• Written by Niamh Griffin, w&m

Are mobile phones better than aid?

Photo: Manoocher Deghati/IRIN, Zambia.Helping people to use technology can combat poverty more effectively than centralised aid programmes according to a leading development entrepreneur.

Speaking in Dublin, the founder of the Legatum Center for Development and Entrepreneurship at the Massachusetts Institute of Technology (MIT) and of Bangladeshi mobile phone operator Grameenphone, Prof Iqbal Quadir said technology should play a central role in development.

“Western technologies can empower individuals … Externally empowered governments may not care about their people,” he said, referring to aid programmes.

“But economically empowered people create a system of checks and balances, people are more aware and governments are more sensitive to their needs.”

  • Written by Niamh Griffin

Media 2.0: The dividing line between open and closed societies has been 'ripped up'

Web 2.0 logos. Image: Flickr/Ludwig Gatzke.Did social media drive the arab spring protests or was it more important as a tool for driving international media coverage. Kyrgyzstan's "Analog Revolution" was ignored, wrote Foreign Policy blogger Evgeny Morozov.

Social media does not only divide opinions, it also has the potential to alter divisions in and between societies, a conference on digital media and democracy heard in Dublin on Wednesday.

Political blogger Mick Fealty said one of the democratic functions of an online news outlet is to ‘explore stories slowly, stories without a grand narrative … the real advantage of blogging is that it has brought socialism to life.”

Focusing on the events of the Arab Spring, he said an Irish audience should remember this was driven by “a small group of the wealthy elite” who used the Internet to spread their message.

  • Written by Emeka Johnkingsley

Developing countries have key stake in renewable energy - IPCC scientist

Ain Beni Mathar Integrated Combined Cycle Thermo-Solar Power Plant, Morocco. Photo: Dana Smillie / World Bank.EN | 中文

[ABUJA] Renewable energy could meet almost 80 per cent of the world's energy supply by 2050, and the developing world is home to more than 50 per cent of the capacity for renewable electricity, according to a report by the Intergovernmental Panel on Climate Change (IPCC).

Renewable technologies could provide power to more than two billion people in developing countries and reduce the incidence of pollution-related health problems, said the 'Special Report on Renewable Energy Sources and Climate Change Mitigation'.

But this will only happen if policymakers create "enabling policies" for technology transfer; raising awareness of renewable technologies through communication and education, and financing their deployment.

  • Written by Dann Okoth

Africa poised for solar lighting boom

Lighting Africa aims not just to light households but also to save people money and reduce the health risks associated with kerosene lamps, such as that pictured. Photo: Flickr/moonlight on celluloid, Kenya.[NAIROBI] As many as 120 million households in Africa will be living off-grid by 2015, creating one of the world's largest markets for portable solar lighting in the next five years, according to a report.

'Solar Lighting for the Base of the Pyramid — Overview of an Emerging Market' was published by Lighting Africa, a joint International Finance Corporation (IFC) and the World Bank initiative that is developing continent-wide programmes for solar lighting.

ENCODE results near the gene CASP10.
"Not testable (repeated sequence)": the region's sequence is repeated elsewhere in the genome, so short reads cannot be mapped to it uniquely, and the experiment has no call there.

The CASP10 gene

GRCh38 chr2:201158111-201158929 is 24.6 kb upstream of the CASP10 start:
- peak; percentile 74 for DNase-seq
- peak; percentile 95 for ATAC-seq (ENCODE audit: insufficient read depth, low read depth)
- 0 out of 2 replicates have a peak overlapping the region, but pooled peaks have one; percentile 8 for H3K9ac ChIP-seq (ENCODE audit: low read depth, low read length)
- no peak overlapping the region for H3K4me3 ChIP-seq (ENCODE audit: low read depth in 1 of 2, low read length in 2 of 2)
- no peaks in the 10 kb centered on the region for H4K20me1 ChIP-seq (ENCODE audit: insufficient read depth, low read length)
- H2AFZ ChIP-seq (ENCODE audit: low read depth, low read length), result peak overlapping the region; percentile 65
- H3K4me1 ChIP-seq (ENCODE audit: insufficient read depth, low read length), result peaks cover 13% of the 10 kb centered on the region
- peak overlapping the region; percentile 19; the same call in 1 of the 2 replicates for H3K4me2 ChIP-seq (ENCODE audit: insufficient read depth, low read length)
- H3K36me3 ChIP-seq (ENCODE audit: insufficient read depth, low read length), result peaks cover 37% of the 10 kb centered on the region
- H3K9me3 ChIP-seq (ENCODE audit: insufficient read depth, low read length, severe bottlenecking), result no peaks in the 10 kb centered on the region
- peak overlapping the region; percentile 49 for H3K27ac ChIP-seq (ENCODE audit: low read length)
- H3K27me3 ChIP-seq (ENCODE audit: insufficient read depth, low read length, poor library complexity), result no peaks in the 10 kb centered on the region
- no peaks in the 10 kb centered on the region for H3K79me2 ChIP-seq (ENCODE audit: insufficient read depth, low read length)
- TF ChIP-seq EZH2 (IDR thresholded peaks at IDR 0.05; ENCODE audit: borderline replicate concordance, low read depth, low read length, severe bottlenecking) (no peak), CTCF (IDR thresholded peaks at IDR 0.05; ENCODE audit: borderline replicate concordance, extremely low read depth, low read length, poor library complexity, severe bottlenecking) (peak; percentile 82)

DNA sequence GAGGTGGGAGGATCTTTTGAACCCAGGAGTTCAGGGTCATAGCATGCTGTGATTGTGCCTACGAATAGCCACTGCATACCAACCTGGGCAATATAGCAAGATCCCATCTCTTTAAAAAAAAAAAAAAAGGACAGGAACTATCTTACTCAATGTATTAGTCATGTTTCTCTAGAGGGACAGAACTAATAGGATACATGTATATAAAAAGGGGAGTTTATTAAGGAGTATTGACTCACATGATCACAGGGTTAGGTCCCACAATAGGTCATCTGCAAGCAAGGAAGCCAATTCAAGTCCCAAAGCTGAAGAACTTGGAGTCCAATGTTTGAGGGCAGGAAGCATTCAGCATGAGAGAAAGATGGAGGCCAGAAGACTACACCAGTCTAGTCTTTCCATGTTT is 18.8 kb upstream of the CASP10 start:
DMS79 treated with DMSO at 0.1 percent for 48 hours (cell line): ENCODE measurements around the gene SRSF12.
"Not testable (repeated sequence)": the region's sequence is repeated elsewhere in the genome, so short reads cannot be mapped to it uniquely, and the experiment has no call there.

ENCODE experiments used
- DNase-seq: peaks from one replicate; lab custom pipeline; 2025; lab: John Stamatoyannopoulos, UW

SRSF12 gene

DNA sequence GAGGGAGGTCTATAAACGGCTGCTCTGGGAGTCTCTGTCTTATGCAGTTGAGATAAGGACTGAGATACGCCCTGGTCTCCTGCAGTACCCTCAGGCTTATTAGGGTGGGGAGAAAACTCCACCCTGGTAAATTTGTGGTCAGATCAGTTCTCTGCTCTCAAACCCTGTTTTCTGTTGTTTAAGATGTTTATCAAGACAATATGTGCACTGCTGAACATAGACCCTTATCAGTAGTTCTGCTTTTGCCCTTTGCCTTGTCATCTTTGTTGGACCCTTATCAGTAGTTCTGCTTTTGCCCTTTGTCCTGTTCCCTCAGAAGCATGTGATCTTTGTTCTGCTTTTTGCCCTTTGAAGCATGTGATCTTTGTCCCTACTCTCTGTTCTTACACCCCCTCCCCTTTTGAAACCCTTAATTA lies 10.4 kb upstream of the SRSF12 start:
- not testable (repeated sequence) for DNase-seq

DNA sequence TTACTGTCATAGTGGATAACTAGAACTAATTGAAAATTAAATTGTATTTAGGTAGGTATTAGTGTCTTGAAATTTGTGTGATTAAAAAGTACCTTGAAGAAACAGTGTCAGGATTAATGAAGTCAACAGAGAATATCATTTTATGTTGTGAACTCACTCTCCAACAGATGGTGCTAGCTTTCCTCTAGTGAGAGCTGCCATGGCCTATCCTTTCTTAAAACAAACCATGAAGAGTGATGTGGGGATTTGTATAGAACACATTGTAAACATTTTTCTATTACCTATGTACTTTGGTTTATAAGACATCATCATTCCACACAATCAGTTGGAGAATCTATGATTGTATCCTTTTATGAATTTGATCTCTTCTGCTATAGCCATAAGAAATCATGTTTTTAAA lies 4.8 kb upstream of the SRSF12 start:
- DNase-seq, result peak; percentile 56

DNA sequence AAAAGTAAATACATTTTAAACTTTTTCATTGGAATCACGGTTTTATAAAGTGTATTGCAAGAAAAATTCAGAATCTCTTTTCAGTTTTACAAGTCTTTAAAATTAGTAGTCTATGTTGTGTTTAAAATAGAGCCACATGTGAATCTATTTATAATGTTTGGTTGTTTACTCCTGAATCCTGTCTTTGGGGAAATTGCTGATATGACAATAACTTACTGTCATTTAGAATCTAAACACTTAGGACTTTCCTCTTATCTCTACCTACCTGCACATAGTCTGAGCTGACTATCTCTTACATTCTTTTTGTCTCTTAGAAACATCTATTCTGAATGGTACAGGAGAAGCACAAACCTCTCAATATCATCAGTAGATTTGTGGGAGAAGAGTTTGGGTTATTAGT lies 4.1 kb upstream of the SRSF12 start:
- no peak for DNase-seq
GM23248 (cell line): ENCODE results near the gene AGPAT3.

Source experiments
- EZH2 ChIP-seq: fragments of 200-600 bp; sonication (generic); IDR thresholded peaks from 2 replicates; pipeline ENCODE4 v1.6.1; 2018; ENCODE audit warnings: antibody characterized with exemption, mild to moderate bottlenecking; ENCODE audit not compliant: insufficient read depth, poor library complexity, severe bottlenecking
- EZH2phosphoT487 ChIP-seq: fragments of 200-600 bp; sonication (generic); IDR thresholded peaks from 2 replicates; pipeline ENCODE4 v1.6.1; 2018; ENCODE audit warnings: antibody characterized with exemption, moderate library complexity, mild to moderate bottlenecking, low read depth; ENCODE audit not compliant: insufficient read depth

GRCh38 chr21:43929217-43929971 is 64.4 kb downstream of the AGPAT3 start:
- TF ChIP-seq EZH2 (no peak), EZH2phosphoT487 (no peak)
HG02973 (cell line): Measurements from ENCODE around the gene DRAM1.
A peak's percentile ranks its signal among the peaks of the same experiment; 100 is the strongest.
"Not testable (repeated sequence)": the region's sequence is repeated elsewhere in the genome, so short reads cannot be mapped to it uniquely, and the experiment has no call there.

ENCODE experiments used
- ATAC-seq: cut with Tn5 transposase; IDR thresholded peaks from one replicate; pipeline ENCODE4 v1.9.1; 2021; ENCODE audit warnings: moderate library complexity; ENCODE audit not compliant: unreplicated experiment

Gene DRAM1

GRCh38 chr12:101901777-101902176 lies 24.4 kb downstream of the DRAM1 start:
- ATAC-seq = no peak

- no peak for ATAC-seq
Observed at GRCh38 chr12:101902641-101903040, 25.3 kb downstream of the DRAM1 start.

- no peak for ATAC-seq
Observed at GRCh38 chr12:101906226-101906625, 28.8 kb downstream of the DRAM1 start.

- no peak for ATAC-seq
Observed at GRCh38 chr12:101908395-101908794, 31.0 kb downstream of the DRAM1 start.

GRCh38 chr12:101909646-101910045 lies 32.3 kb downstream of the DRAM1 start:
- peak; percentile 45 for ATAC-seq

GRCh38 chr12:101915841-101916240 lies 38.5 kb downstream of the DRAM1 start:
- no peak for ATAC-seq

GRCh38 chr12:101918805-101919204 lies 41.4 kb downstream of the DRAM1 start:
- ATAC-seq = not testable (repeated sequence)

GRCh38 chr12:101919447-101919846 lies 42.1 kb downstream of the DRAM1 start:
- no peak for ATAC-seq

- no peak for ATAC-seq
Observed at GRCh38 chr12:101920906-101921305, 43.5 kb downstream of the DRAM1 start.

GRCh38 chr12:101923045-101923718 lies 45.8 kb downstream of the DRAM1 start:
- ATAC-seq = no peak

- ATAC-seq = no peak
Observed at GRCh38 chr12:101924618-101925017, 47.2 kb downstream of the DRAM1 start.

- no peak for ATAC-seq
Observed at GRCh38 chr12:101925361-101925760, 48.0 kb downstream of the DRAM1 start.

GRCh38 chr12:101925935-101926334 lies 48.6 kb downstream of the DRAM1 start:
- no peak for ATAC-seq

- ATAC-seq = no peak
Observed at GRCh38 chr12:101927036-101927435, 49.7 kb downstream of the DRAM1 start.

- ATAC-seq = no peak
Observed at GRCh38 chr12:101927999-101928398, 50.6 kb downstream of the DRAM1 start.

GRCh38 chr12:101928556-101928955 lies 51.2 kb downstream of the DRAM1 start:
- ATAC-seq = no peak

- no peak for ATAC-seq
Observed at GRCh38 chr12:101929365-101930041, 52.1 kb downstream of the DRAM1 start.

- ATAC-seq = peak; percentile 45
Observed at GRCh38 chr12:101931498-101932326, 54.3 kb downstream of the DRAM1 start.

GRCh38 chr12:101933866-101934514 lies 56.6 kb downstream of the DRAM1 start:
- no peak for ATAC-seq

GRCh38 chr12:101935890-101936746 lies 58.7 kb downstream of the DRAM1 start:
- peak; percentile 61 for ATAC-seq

The report projects an up to 65 per cent growth rate in sales of portable solar lights, comparable to the recent explosion in mobile phone sales on the continent. Currently, only 0.5 per cent of some 140 million African people living without regular or reliable access to electricity have such lights.

  • Written by Panos

Mobile phone penetration in poorest countries reaches 25%

A woman near the market talks into her mobile phone, Zambia. 'The impact that mobile phones have on the developing world is as revolutionary as roads, railways and ports, increasing social cohesion and releasing the entrepreneurial spirit that stimulates trade and creates jobs,' says Professor Leonard Waverman of London Business School. Photo: Manoocher Deghati/IRIN, 2007.A new United Nations report has revealed that mobile phone penetration in the poorest Least Developed Countries (LDCs) reached 25 per cent in 2009. The figure is a significant increase compared to 2003, when the number of mobile phone subscriptions in LDCs was of only two per 100 inhabitants. The Information Economy Report 2010 was released on Thursday by the United Nations Conference on Trade and Development. In developing countries overall the penetration rate is now at 58 per cent. The report also found that mobile phones can help lift people out of poverty by offering them a wide range of income-generating opportunities, such as selling airtime on the streets and refurbishing handsets.

Source: Panos




  • Written by Kafil Yamin

Tweaking technology for the bottom four billion

Wind turbines could power motors used for milling, pumping and weaving. Photo: Flickr/aJ GAZMEN GucciBeaR.

With a bit of imagination, technologies can be made cheap enough for the poor, but investors needed, finds Kafil Yamin

[JAKARTA] Texting is great if you are literate. But for those who cannot read and write it is a useless feature of a piece of technology — the mobile phone — that is otherwise beautifully pro-poor.

Romdoul Kim, who works for the nongovernmental organisation Innovative Support To Emergencies, Diseases and Disasters [InSTEDD] in Cambodia, would muse on this problem as she witnessed its consequences: the poor could not benefit from the flow of information that could otherwise have been passing between health workers and patients in her area.

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